Prior to the experiment, the chamber and its interior surfaces were cleaned, and a period of 15 minutes was allowed to establish an ambient aerosol concentration. The three separate monodisperse polystyrene latex particle (Polybead Carboxylate; Polysciences, Inc., Warrington, PA, USA) distributions were separately injected into the chamber (via an entry port on the left wall, 0.11 m from the ceiling) in individual runs, using a nebulizer (Respironics SideStream Disposable Nebuliser 4445A; Philips N.V., Chichester, UK). The delivery air was from a compressed air source, at a flow rate in the range of 6–8 L min–1; appropriate flow rate values were chosen to match the working limits of a corona charger, which the aerosols passed through before entering the test chamber. A first-generation Unipolar Diffusion Aerosol Charger (UDAC; Cambustion Ltd, Cambridge, UK) was used with its outlet connected directly to the chamber; the corona unit could deposit charges of a single polarity in separate experimental runs. This was possible because the UDAC was modified to operate as a bipolar corona charger and hence could be used in both positive and negative unipolar modes. The nebulized aerosols passed through a drying tube before entering the corona charger. The aerosol charger could produce free ions but because of the large aerosol concentration passing through the charger it was considered that this concentration was low and would, in any case, be diluted by the chamber air, thus minimizing its impact on measured current.

An Aerodynamic Particle Sizer (APS; Model 3321; TSI Inc., St. Paul, MN, USA) and Classic Electrical Low-Pressure Impactor (ELPI; Dekati Ltd., Tampere, Finland) were both placed in the center of the chamber. The APS monitored aerosol concentration for 30 minutes while the ELPI simultaneously monitored charge. These data were used to measure deposition velocity using Eqs. (1)–(3):

 

where Ct is the aerosol concentration at time t, C0 is the initial aerosol concentration, and λ is the overall decay rate, t is the time, λd is the deposition rate, λa is the air exchange rate, A is the surface area and V is the volume, including the area and volume of the chamber and the measuring instruments present inside the chamber (Byrne et al., 1995). The combined decay rate λ was calculated from the slope of the aerosol concentration decay curve (natural log scale vs. time). The deposition rate λd was isolated by subtracting the air exchange rate λa using Eq. (2). The deposition rate λd was converted into a deposition velocity Vd using Eq. (3).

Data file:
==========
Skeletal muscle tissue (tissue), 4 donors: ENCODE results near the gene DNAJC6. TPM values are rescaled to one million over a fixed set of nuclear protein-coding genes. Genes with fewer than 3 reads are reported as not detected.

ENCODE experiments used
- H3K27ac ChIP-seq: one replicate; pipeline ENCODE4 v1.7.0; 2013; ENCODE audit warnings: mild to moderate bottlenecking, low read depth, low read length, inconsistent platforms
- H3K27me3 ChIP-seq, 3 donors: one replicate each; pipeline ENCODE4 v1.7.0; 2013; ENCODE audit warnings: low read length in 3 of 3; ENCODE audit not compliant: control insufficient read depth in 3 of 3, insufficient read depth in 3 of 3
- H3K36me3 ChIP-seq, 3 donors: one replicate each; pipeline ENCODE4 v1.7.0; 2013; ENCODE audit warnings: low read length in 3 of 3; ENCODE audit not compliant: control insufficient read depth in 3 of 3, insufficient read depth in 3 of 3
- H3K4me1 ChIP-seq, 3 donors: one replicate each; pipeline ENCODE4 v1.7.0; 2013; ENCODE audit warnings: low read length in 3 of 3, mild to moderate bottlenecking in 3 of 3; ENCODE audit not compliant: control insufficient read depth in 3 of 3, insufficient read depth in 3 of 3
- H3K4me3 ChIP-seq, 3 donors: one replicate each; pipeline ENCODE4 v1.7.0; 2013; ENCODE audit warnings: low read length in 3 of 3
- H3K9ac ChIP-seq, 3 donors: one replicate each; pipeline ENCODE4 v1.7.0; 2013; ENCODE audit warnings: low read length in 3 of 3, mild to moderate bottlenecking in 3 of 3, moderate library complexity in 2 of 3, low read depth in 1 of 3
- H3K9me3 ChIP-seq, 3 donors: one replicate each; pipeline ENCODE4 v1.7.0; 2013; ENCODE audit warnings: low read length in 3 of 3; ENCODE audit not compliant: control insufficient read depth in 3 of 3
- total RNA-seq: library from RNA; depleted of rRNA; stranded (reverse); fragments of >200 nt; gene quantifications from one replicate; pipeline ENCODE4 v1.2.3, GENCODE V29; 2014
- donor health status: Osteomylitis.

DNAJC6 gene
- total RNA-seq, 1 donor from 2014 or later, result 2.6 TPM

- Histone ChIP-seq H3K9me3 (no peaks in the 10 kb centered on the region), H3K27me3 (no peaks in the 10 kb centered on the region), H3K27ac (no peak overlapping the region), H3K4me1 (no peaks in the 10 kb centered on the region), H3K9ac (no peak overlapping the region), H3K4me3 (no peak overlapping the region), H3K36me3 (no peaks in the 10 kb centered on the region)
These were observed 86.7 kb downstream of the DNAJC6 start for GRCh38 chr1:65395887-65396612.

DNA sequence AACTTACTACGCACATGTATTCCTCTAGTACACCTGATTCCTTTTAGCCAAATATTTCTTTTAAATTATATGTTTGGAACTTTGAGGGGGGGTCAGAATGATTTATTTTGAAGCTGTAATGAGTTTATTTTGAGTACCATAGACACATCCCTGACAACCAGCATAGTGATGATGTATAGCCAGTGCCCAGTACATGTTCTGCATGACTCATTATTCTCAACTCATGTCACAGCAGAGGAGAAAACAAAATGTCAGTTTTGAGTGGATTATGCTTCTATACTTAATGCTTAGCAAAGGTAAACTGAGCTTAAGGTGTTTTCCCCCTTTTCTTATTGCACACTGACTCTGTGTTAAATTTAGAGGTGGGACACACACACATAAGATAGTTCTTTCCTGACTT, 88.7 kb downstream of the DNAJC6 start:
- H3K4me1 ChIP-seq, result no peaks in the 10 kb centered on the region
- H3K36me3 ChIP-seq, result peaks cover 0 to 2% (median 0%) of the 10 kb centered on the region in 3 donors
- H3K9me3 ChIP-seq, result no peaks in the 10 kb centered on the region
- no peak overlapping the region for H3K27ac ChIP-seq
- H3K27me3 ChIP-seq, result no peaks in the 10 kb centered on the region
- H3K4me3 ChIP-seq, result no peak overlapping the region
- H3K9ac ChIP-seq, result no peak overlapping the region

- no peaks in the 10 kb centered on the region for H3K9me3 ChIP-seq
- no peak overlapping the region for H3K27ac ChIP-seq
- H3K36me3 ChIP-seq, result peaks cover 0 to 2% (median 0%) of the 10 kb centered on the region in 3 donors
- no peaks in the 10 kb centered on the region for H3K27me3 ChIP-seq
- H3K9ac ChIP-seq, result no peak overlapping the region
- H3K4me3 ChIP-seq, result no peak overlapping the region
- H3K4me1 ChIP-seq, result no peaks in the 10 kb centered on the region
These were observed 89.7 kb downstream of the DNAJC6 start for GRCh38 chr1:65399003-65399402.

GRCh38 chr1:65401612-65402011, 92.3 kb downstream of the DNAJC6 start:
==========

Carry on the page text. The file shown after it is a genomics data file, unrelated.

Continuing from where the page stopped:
The ELPI produced charge data for every minute using a method from Matthews et al. (2011) and Glover and Chan (2004) whereby the instrument’s corona unit was turned on and off at 30-second intervals, so that the instrument recorded both mean current and aerosol concentration, and used these values to calculate particle charge (in elementary charge unit e); the charge distribution of aerosols in the chamber over a period of 30 minutes and the mean charge was determined. Fig. 2 shows the charge on 0.5 µm, 1.0 µm, and 2.0 µm particles inside the chamber for both polarities. In both cases, the charge can be seen diminishing over time in the chamber and this can easily be explained by the fact that aerosols interact with ions present in the air which alters their charge distribution (Aplin and Harrison, 1999). The decline in charge over time can also be attributed to the observation from previous studies that higher-charged aerosols deposit more quickly than lower-charged aerosols (Stein et al., 1973; McMurry and Rader, 1985). Additionally, it can be seen from Fig. 2 that larger-sized aerosols, due to their larger surface area, have a tendency to hold a higher charge, as compared with smaller-sized aerosols. Furthermore, it is important to note that while the UDAC could deposit a large positive or large negative charge on aerosols in each run, the magnitude of the maximum charge was not fully reproducible between runs. The net charge measured on ambient air in the chamber (and in the laboratory air that could enter the chamber via infiltration) was in the range of +7.20–10.33e.

Fig. 2. Observed aerosol charge depletion over 30 minutes in the test chamber.Fig. 2. Observed aerosol charge depletion over 30 minutes in the test chamber.Fig. 2. Observed aerosol charge depletion over 30 minutes in the test chamber.

The experimental procedure involved establishing a suitable aerosol concentration inside the chamber, after which the nebulizer and delivery air was disengaged; in all runs, the aerosol concentration was maintained below 3 × 103 particles cm–3, so as to minimize coagulation (Hussein et al., 2009a). After the injection period, particles were allowed to settle over a 30-minutes interval, and the APS and ELPI instruments monitored particle concentration and charge variations. Infiltrated ambient air, as a result of air exchange, had a typical particle concentration of 0.2–0.9 particle cm–3, which was 30–100 times lower than the monodisperse aerosol concentration injected into the chamber.